I Lived in a House Called Beowulf And Also a Country Called Kyrgyzstan
Charlottesville, Va., $565/mo (my one-seventh)
A midcentury firetrap with wood-paneled walls that we sprayed messages on with canned snow, the house was called Fuckingham Palace by its previous inhabitants but was renamed by us (three boys, four girls) as Beowulf so that we could get an email list-serve from UVA’s English department. We toyed with a few decor schemes—”Wizard of Oz,” “Desert Into Oasis,” “Mattresses and Hammocks Only”—before settling on a theme of “Dried Beer Spills and Whose Homework Is This.” (The homework was usually my roommate Juli’s, who lived in the living room after we spooked her with an obviously fictional story that a beautiful young girl—also named Juli—had, 100 years ago, been killed by a ghost in her own room upstairs.)
In November of my junior year, we found a rat in the dryer, then nests of them, their little poops dotting our drawers and cereal boxes. They ran across our kitchen counters and launched themselves at our faces. The hippie Charlottesville exterminators offered us a “slow-acting enzyme that’ll just slow down their metabolisms, making them lose the will to live.” This gradual starvation took three months, a period in which we named all the rats Baxter and descended into insanity.
Brooklyn (Bushwick), N.Y., $0/mo
My college boyfriend moved in with me when I was seventeen and stayed for two years; he kept his own apartment, but we only ever slept there during the Rat Period. Our cohabitation was wonderful and problematic: I made us cinnamon rolls, he taught me about cognitive science, and together we struggled through Gravity’s Rainbow and resolutely avoided discussing the interlocking resentments that had begun to bind us together like vines.
The summer before my senior year of college, I flew back from Venice to New York City, where my boyfriend was interning at Gawker. His place was in Bushwick, a warehouse apartment facing east with floor-to-ceiling windows and no AC, and despite the thick blackout curtains, the place got infernal by 7 a.m.. I was completely drained from my internship and the summer emerged as what it was: a last gasp. Just a few blocks away, at the Morgan stop off the L, a police car was always idling, blinking red, white and blue.
London, U.K., $0/mo.
I’d graduated and was waiting for my Peace Corps assignment while interning (unpaid) at the UK office of the literary magazine Granta, housed rent-free by a dear family friend named Maria. Maria, a banker with a two-bedroom in the posh, ethnic part of Earl’s Court, lived with her life partner Elena, who she’d met at an all-girls Catholic school in the Philippines. During my internship, I turned twenty-one, spent Thanksgiving at Stonehenge, and got a call from someone who pronounced it “Keergeezstan.” I told Maria and Elena; they gave me big high-fives and told me to keep traveling and put off having kids for as long as possible.
Talas, Kyrgyzstan, $35/mo.
Two months after the government coup that had welcomed the new volunteers into country, I took a taxi deep into the mountains, to a gray house where my young, beautiful host family came out to meet me holding a platter of freshly fried doughnuts. Behind the house was a layer-cake vista: pale birch trees covering deep green foothills, leading to the snowy mountains, then the sky that burned pink and gold each morning. The land was covered in wild marijuana, broken glass, donkey shit, and poppies. $35 was supposed to cover my rent and food, but within a week I was cooking for myself. By winter I’d lost my appetite completely; I made sugar cookies every morning for max calories and choked them down throughout the day.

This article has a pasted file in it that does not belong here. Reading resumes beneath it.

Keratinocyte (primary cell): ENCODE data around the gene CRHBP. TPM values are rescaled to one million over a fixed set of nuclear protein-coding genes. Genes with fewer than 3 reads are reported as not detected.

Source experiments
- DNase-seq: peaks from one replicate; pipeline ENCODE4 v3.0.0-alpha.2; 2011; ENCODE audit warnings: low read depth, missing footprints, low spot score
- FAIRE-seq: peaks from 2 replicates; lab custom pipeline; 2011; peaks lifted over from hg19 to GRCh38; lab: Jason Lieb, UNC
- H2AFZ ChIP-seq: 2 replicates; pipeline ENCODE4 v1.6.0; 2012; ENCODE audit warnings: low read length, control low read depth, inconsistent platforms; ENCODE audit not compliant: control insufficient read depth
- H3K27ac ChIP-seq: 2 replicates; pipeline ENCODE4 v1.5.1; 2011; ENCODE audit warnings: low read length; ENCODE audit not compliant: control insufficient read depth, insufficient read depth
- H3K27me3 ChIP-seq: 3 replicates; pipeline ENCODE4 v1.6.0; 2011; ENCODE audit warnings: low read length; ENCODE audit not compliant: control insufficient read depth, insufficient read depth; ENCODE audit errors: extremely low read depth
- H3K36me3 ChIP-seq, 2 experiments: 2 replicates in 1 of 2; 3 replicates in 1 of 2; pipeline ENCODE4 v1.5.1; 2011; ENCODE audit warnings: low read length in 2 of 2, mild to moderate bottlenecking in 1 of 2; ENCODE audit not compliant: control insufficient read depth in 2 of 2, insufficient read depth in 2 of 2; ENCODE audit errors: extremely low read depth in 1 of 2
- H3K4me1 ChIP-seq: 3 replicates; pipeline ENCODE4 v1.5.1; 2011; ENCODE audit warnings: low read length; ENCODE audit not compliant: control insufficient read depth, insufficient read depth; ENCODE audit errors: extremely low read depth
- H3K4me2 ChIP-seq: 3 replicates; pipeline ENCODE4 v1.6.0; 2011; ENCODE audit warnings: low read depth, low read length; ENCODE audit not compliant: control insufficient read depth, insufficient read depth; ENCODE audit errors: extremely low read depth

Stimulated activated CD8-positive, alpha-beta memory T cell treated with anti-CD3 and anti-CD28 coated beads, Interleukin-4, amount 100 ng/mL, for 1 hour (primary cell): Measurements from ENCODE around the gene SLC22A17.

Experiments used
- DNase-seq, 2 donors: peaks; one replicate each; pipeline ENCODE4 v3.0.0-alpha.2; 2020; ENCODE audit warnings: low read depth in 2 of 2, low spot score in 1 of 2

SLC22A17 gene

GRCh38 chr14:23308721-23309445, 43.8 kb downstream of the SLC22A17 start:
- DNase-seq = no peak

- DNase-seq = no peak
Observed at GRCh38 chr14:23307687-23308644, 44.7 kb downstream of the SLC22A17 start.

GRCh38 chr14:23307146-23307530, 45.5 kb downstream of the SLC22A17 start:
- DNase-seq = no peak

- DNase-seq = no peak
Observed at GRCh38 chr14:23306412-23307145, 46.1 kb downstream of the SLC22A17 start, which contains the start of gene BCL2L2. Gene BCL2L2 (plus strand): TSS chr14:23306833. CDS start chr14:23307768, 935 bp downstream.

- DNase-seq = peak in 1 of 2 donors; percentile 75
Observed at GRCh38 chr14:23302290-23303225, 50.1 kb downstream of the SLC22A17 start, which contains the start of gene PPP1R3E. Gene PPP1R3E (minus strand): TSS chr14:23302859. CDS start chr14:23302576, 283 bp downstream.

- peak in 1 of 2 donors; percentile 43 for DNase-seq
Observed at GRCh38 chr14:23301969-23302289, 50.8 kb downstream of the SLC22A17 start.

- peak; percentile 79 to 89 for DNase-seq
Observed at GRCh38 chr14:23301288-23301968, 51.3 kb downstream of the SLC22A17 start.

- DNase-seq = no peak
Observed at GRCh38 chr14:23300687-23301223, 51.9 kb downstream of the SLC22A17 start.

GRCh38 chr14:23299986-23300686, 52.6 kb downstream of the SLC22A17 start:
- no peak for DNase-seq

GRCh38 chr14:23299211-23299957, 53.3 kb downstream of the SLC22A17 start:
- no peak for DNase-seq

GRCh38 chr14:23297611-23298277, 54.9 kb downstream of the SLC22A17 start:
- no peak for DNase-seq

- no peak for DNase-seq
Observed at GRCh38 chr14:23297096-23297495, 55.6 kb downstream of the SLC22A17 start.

Houston, Tex., $475/mo. (TOTAL)
After getting sent home from Peace Corps, I went straight to Houston, where my family lives. My boyfriend was finishing his master’s degree at Rice and I told him I didn’t want to pressure him into moving in together. “I’m not trying to call you stupid necessarily,” he said, “but I did just date you long-distance from f—ing Kyrgyzstan.” We found a tiny place in a grungy, gay-friendly neighborhood; our one-bedroom rented for a dollar per square foot, had a cockroach infestation and a bedroom filled with sunlight. We painted the walls deep blue and got a dog, who ballooned to enormity and cost more than the apartment itself.
Ann Arbor, Mich., $527/mo .(my half)
This is where I live now, in a faculty neighborhood just west of the football stadium, where the leaves blow around in big gorgeous piles. I bought a piano off Craigslist for $50 and went to IKEA for a white sofa that hides Luna’s dog hair but nothing else. The neighbors have block parties, bike parades and outdoor movie nights; there’s a nursery school next door, and toddler noise drifts incessantly through my open windows all day. Andrew teaches at the University of Michigan now. We didn’t qualify for a mortgage on the red house, but we drive by it every time we’re anywhere close.
Jia Tolentino is trying to win a contest so that she can donate $1000 to one of her former places of residence (not Bushwick).